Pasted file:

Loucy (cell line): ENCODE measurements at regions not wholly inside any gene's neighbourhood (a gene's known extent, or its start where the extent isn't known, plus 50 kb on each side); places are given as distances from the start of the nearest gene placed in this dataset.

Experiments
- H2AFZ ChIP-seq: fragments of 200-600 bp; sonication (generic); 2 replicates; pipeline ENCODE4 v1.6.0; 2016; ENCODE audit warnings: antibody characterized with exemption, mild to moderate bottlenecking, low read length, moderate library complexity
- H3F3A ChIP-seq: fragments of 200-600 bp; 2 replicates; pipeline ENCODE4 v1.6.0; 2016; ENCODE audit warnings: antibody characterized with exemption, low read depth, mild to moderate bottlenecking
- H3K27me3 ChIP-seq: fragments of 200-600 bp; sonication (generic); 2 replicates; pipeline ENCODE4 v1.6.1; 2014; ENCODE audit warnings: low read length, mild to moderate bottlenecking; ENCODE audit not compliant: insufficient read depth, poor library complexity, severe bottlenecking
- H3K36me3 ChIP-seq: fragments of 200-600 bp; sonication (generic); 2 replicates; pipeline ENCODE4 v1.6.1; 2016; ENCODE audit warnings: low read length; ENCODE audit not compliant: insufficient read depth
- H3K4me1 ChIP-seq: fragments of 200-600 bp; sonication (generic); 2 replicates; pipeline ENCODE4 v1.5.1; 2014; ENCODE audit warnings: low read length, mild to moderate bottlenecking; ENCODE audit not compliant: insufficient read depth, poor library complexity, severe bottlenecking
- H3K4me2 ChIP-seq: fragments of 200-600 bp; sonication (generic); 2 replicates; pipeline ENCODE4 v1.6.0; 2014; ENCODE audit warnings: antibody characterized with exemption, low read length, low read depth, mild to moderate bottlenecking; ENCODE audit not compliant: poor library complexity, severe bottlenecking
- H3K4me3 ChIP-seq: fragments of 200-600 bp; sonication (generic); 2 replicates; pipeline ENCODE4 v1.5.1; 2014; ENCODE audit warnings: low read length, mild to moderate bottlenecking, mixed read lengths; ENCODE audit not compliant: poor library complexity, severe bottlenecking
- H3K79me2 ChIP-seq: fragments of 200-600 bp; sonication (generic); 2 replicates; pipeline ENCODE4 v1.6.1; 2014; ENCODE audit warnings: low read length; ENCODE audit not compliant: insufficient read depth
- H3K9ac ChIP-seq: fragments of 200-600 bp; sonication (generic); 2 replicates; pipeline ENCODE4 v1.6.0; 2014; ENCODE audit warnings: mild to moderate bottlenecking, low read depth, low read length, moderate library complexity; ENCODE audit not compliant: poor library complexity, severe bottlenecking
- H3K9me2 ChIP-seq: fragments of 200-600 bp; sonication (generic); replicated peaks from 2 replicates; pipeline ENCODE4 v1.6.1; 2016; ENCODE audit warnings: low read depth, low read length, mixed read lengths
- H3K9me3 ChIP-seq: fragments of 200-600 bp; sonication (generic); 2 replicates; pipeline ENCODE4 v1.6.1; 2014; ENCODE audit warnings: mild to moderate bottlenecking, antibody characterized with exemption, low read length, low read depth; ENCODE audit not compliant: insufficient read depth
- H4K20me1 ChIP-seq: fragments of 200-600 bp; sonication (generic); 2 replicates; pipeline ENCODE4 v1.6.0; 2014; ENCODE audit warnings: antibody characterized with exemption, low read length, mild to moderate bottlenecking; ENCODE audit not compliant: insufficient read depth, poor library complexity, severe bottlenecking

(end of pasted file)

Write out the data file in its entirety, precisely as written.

Loucy (cell line): ENCODE measurements at regions not wholly inside any gene's neighbourhood (a gene's known extent, or its start where the extent isn't known, plus 50 kb on each side); places are given as distances from the start of the nearest gene placed in this dataset.

Experiments
- H2AFZ ChIP-seq: fragments of 200-600 bp; sonication (generic); 2 replicates; pipeline ENCODE4 v1.6.0; 2016; ENCODE audit warnings: antibody characterized with exemption, mild to moderate bottlenecking, low read length, moderate library complexity
- H3F3A ChIP-seq: fragments of 200-600 bp; 2 replicates; pipeline ENCODE4 v1.6.0; 2016; ENCODE audit warnings: antibody characterized with exemption, low read depth, mild to moderate bottlenecking
- H3K27me3 ChIP-seq: fragments of 200-600 bp; sonication (generic); 2 replicates; pipeline ENCODE4 v1.6.1; 2014; ENCODE audit warnings: low read length, mild to moderate bottlenecking; ENCODE audit not compliant: insufficient read depth, poor library complexity, severe bottlenecking
- H3K36me3 ChIP-seq: fragments of 200-600 bp; sonication (generic); 2 replicates; pipeline ENCODE4 v1.6.1; 2016; ENCODE audit warnings: low read length; ENCODE audit not compliant: insufficient read depth
- H3K4me1 ChIP-seq: fragments of 200-600 bp; sonication (generic); 2 replicates; pipeline ENCODE4 v1.5.1; 2014; ENCODE audit warnings: low read length, mild to moderate bottlenecking; ENCODE audit not compliant: insufficient read depth, poor library complexity, severe bottlenecking
- H3K4me2 ChIP-seq: fragments of 200-600 bp; sonication (generic); 2 replicates; pipeline ENCODE4 v1.6.0; 2014; ENCODE audit warnings: antibody characterized with exemption, low read length, low read depth, mild to moderate bottlenecking; ENCODE audit not compliant: poor library complexity, severe bottlenecking
- H3K4me3 ChIP-seq: fragments of 200-600 bp; sonication (generic); 2 replicates; pipeline ENCODE4 v1.5.1; 2014; ENCODE audit warnings: low read length, mild to moderate bottlenecking, mixed read lengths; ENCODE audit not compliant: poor library complexity, severe bottlenecking
- H3K79me2 ChIP-seq: fragments of 200-600 bp; sonication (generic); 2 replicates; pipeline ENCODE4 v1.6.1; 2014; ENCODE audit warnings: low read length; ENCODE audit not compliant: insufficient read depth
- H3K9ac ChIP-seq: fragments of 200-600 bp; sonication (generic); 2 replicates; pipeline ENCODE4 v1.6.0; 2014; ENCODE audit warnings: mild to moderate bottlenecking, low read depth, low read length, moderate library complexity; ENCODE audit not compliant: poor library complexity, severe bottlenecking
- H3K9me2 ChIP-seq: fragments of 200-600 bp; sonication (generic); replicated peaks from 2 replicates; pipeline ENCODE4 v1.6.1; 2016; ENCODE audit warnings: low read depth, low read length, mixed read lengths
- H3K9me3 ChIP-seq: fragments of 200-600 bp; sonication (generic); 2 replicates; pipeline ENCODE4 v1.6.1; 2014; ENCODE audit warnings: mild to moderate bottlenecking, antibody characterized with exemption, low read length, low read depth; ENCODE audit not compliant: insufficient read depth
- H4K20me1 ChIP-seq: fragments of 200-600 bp; sonication (generic); 2 replicates; pipeline ENCODE4 v1.6.0; 2014; ENCODE audit warnings: antibody characterized with exemption, low read length, mild to moderate bottlenecking; ENCODE audit not compliant: insufficient read depth, poor library complexity, severe bottlenecking